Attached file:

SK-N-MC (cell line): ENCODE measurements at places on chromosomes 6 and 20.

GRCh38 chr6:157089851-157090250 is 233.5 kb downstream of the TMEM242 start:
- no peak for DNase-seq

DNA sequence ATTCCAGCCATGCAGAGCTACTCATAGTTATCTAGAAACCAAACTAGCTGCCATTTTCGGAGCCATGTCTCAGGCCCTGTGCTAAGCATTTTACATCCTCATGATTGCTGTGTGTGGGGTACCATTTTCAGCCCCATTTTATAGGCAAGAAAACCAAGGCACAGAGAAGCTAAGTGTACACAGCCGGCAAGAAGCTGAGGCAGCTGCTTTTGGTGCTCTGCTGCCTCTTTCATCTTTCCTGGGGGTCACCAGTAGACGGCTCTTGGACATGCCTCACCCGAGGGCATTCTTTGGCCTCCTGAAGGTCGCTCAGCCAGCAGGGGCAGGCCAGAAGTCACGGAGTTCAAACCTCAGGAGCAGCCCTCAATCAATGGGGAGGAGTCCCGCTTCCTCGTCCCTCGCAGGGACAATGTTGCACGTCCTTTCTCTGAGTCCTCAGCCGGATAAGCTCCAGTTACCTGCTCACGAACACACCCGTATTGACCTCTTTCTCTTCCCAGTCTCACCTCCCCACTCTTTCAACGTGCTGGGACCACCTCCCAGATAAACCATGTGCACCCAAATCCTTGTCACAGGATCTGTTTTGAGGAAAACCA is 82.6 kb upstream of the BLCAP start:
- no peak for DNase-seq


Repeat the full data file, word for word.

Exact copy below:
SK-N-MC (cell line): ENCODE measurements at places on chromosomes 6 and 20.

GRCh38 chr6:157089851-157090250 is 233.5 kb downstream of the TMEM242 start:
- no peak for DNase-seq

DNA sequence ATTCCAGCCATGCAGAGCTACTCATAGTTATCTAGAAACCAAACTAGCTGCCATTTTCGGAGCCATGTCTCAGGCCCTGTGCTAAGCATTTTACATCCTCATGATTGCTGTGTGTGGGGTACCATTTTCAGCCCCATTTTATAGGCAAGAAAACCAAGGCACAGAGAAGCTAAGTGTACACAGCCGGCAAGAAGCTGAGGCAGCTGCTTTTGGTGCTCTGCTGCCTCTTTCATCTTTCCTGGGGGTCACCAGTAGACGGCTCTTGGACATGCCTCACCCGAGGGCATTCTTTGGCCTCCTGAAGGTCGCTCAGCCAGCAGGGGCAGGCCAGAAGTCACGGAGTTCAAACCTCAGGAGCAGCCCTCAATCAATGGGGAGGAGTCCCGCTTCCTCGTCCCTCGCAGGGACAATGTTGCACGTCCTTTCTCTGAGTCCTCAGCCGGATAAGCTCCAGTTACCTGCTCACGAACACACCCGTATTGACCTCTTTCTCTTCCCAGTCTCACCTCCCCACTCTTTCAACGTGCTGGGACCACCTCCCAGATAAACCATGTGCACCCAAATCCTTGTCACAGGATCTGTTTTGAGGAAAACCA is 82.6 kb upstream of the BLCAP start:
- no peak for DNase-seq